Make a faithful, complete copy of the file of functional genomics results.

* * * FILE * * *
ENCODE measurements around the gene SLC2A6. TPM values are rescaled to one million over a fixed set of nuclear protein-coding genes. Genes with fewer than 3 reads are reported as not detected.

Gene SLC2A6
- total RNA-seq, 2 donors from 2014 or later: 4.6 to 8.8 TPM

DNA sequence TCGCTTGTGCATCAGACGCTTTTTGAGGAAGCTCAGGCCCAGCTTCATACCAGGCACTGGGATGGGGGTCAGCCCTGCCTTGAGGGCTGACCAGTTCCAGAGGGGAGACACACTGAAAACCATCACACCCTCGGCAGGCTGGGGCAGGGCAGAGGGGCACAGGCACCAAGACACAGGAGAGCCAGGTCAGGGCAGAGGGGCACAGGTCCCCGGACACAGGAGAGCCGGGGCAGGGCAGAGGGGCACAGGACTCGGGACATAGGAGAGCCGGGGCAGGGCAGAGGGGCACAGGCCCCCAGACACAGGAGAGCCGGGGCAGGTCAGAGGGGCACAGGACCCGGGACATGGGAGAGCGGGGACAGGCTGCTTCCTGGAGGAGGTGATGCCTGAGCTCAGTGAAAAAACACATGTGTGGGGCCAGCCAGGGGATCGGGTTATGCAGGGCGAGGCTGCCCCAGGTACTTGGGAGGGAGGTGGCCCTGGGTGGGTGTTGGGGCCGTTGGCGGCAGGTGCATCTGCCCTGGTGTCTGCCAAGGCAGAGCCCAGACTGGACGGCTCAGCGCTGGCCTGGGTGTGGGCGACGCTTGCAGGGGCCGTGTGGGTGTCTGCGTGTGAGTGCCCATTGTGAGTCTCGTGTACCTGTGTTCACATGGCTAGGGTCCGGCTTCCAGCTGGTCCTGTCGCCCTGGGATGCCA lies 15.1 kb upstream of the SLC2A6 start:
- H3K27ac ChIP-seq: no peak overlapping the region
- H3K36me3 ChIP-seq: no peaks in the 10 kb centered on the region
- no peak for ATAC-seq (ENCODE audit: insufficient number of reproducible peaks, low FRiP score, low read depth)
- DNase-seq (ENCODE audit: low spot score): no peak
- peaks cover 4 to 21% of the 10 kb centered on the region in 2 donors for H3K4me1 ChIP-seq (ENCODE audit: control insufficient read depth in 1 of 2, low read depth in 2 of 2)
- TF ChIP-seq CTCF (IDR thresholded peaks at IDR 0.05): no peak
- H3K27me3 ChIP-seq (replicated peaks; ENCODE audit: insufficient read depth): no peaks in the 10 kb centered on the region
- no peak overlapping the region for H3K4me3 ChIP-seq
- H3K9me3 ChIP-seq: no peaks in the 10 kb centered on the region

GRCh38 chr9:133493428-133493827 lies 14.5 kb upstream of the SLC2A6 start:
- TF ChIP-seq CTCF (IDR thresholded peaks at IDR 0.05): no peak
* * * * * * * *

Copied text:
ENCODE measurements around the gene SLC2A6. TPM values are rescaled to one million over a fixed set of nuclear protein-coding genes. Genes with fewer than 3 reads are reported as not detected.

Gene SLC2A6
- total RNA-seq, 2 donors from 2014 or later: 4.6 to 8.8 TPM

DNA sequence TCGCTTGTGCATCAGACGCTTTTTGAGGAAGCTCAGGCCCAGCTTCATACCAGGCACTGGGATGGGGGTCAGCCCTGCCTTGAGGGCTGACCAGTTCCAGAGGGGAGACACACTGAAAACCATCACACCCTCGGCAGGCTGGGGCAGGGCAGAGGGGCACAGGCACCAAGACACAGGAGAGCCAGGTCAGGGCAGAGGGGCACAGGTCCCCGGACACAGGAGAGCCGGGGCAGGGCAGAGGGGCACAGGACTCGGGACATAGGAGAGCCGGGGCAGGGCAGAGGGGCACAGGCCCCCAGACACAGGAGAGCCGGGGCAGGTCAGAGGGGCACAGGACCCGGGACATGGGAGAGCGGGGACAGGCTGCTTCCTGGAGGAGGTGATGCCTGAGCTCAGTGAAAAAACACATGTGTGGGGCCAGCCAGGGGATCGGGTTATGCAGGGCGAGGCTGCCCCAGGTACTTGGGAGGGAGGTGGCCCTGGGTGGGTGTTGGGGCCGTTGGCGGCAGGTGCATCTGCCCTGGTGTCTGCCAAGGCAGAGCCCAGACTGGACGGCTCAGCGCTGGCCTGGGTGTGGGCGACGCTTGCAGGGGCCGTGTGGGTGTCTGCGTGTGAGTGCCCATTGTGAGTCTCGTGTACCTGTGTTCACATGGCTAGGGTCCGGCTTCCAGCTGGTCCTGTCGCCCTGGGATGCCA lies 15.1 kb upstream of the SLC2A6 start:
- H3K27ac ChIP-seq: no peak overlapping the region
- H3K36me3 ChIP-seq: no peaks in the 10 kb centered on the region
- no peak for ATAC-seq (ENCODE audit: insufficient number of reproducible peaks, low FRiP score, low read depth)
- DNase-seq (ENCODE audit: low spot score): no peak
- peaks cover 4 to 21% of the 10 kb centered on the region in 2 donors for H3K4me1 ChIP-seq (ENCODE audit: control insufficient read depth in 1 of 2, low read depth in 2 of 2)
- TF ChIP-seq CTCF (IDR thresholded peaks at IDR 0.05): no peak
- H3K27me3 ChIP-seq (replicated peaks; ENCODE audit: insufficient read depth): no peaks in the 10 kb centered on the region
- no peak overlapping the region for H3K4me3 ChIP-seq
- H3K9me3 ChIP-seq: no peaks in the 10 kb centered on the region

GRCh38 chr9:133493428-133493827 lies 14.5 kb upstream of the SLC2A6 start:
- TF ChIP-seq CTCF (IDR thresholded peaks at IDR 0.05): no peak